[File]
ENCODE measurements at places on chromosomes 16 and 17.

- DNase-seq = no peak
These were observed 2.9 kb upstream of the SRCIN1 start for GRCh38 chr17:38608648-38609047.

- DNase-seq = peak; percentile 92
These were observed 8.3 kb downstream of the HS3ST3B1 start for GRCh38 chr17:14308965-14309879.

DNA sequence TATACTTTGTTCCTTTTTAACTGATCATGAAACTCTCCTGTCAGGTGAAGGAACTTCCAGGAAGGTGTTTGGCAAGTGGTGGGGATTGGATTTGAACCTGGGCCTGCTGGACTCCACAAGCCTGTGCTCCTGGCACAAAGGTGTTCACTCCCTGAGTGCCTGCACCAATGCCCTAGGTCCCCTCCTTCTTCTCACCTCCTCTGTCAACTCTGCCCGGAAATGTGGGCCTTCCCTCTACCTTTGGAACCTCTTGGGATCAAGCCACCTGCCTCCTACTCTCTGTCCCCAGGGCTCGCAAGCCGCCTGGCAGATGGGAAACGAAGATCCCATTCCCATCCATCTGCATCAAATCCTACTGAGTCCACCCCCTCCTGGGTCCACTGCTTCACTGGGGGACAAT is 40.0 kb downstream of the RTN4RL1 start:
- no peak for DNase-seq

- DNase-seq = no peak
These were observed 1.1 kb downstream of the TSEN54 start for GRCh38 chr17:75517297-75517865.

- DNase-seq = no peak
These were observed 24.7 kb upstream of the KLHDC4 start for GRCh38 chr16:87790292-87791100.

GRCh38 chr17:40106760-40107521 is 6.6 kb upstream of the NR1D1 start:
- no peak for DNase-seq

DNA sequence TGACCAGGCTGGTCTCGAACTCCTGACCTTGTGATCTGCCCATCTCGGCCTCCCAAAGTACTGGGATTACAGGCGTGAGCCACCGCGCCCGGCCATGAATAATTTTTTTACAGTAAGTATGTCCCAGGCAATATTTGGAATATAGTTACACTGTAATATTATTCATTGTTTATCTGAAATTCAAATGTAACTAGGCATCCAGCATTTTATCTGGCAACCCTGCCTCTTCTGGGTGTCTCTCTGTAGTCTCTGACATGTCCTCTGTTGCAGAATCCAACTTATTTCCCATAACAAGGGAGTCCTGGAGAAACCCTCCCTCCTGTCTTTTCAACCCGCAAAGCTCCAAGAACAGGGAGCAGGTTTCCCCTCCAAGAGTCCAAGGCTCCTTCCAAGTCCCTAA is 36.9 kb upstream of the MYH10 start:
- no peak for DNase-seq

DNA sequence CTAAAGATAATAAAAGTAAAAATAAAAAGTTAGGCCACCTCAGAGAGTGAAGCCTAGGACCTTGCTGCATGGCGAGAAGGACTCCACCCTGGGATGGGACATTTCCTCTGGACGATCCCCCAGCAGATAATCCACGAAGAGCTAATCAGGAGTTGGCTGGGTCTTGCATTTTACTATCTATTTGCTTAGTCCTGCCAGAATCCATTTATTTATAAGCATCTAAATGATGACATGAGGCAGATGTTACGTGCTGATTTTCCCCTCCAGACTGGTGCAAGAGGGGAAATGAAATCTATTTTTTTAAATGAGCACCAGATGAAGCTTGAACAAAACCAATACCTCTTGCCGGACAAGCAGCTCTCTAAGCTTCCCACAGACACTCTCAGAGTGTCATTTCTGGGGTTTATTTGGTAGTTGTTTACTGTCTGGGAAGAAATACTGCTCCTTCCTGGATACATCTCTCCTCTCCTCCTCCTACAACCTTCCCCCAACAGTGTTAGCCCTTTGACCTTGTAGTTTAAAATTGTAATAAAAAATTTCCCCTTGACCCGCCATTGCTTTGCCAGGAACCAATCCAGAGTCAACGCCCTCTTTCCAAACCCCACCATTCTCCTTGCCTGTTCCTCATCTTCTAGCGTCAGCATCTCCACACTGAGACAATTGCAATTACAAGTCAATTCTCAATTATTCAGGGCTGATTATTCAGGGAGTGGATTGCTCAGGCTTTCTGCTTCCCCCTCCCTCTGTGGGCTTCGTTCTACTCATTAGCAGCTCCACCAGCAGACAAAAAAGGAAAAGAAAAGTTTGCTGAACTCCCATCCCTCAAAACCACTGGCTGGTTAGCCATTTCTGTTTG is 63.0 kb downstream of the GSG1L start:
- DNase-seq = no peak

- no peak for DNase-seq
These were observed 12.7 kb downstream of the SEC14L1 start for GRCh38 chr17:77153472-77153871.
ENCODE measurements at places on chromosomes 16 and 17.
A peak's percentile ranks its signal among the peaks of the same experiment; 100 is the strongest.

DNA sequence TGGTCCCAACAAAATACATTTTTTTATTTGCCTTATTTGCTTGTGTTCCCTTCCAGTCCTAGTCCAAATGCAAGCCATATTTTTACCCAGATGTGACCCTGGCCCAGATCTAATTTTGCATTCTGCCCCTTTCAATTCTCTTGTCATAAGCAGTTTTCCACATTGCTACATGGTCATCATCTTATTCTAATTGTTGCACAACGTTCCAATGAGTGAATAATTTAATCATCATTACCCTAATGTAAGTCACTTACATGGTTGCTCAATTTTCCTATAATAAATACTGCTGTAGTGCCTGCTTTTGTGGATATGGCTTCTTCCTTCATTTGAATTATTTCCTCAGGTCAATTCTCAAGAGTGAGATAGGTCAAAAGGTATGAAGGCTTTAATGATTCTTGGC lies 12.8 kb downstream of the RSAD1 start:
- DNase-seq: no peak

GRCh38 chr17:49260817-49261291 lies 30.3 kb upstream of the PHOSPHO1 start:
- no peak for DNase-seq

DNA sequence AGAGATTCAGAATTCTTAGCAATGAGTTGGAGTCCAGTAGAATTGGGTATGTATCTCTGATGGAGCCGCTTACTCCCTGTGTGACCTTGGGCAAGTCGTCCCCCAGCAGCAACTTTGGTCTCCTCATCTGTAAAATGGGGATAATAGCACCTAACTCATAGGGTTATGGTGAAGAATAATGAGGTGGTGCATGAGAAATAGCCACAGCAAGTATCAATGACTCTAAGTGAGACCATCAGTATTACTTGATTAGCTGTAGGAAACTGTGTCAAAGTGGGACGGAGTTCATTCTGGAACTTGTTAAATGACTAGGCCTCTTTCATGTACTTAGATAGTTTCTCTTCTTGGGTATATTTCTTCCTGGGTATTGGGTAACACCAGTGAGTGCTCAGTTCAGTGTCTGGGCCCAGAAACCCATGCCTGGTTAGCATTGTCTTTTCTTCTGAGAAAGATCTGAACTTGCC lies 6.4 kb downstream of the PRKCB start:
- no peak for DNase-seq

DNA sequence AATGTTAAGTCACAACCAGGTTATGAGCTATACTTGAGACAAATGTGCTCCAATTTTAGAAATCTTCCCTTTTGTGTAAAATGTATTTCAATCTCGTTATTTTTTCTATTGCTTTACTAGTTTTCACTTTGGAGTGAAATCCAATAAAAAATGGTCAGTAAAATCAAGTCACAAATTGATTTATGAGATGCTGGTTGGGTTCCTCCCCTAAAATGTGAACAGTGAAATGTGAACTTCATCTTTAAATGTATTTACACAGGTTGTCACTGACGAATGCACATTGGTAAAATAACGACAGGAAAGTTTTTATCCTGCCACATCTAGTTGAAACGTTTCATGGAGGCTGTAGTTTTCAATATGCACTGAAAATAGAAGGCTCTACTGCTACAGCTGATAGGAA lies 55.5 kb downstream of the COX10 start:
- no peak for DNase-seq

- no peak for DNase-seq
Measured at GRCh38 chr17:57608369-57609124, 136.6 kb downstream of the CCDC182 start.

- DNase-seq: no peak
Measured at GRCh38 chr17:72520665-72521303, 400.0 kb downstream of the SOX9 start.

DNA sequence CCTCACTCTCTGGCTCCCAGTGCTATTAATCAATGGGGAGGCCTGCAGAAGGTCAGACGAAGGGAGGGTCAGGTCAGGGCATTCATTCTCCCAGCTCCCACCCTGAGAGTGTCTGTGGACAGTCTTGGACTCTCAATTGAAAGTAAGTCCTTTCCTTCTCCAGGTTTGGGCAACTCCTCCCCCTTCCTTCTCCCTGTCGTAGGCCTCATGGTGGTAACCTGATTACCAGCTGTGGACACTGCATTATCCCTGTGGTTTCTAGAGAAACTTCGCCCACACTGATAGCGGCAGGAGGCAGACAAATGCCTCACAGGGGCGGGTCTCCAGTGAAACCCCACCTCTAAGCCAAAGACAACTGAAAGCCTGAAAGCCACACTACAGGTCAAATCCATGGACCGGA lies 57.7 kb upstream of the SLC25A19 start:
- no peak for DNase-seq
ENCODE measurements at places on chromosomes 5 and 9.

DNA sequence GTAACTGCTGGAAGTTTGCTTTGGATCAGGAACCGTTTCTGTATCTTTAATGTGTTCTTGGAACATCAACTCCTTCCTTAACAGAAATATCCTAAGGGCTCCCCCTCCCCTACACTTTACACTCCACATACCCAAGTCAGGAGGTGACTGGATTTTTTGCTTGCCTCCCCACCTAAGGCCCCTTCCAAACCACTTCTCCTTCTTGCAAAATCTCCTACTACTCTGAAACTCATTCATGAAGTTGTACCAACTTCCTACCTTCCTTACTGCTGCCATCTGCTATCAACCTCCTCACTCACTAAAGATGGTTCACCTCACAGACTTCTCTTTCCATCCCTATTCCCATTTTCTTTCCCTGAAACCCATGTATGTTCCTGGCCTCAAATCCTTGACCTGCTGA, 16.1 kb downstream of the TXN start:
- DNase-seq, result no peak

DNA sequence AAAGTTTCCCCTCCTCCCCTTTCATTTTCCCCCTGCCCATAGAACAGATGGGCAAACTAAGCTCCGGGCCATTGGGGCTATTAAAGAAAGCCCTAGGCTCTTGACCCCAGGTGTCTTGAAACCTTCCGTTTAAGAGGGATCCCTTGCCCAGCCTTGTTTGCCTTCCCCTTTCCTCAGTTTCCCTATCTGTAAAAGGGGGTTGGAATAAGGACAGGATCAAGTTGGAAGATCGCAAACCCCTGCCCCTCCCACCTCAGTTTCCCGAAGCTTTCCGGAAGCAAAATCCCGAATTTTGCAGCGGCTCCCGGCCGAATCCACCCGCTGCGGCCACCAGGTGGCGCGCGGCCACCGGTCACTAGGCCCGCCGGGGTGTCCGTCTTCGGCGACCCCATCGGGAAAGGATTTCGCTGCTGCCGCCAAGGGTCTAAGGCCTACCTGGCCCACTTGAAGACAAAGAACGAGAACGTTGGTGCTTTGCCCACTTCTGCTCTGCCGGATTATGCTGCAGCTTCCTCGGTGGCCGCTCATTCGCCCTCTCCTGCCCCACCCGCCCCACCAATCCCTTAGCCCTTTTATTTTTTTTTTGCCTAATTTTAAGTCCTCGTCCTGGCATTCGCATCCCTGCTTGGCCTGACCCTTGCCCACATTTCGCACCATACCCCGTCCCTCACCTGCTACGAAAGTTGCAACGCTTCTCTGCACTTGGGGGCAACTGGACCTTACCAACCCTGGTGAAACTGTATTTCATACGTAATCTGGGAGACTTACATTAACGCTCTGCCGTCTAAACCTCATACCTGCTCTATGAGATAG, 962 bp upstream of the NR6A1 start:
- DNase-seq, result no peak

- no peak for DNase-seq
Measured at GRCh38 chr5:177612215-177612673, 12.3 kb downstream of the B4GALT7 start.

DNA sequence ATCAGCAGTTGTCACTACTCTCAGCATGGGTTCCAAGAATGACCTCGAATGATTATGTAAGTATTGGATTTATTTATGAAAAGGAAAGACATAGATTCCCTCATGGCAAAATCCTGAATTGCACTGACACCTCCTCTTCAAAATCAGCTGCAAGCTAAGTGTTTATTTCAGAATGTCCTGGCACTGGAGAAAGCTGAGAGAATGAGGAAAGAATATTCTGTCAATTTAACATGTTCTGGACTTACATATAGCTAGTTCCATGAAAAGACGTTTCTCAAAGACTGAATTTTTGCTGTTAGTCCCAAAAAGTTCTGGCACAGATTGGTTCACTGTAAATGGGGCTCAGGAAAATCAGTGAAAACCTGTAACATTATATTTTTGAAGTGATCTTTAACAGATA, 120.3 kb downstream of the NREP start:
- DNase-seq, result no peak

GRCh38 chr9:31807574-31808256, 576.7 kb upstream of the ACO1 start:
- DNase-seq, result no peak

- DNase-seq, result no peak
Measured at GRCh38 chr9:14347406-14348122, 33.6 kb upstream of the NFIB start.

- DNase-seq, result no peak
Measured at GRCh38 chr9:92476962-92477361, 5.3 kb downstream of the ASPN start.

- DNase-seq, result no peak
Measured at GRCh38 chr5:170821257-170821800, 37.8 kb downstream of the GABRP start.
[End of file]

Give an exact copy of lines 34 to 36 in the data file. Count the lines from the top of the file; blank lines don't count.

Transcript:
DNA sequence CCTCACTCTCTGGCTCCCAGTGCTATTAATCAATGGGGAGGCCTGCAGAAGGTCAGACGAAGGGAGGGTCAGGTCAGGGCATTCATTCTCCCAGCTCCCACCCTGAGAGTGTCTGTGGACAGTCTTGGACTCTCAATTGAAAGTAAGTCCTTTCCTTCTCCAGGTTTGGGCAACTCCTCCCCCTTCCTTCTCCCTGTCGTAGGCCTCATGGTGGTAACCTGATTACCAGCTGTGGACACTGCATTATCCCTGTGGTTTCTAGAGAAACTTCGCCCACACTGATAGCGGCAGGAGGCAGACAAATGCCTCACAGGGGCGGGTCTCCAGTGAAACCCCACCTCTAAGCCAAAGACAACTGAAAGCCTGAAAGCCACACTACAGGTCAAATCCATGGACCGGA lies 57.7 kb upstream of the SLC25A19 start:
- no peak for DNase-seq
ENCODE measurements at places on chromosomes 5 and 9.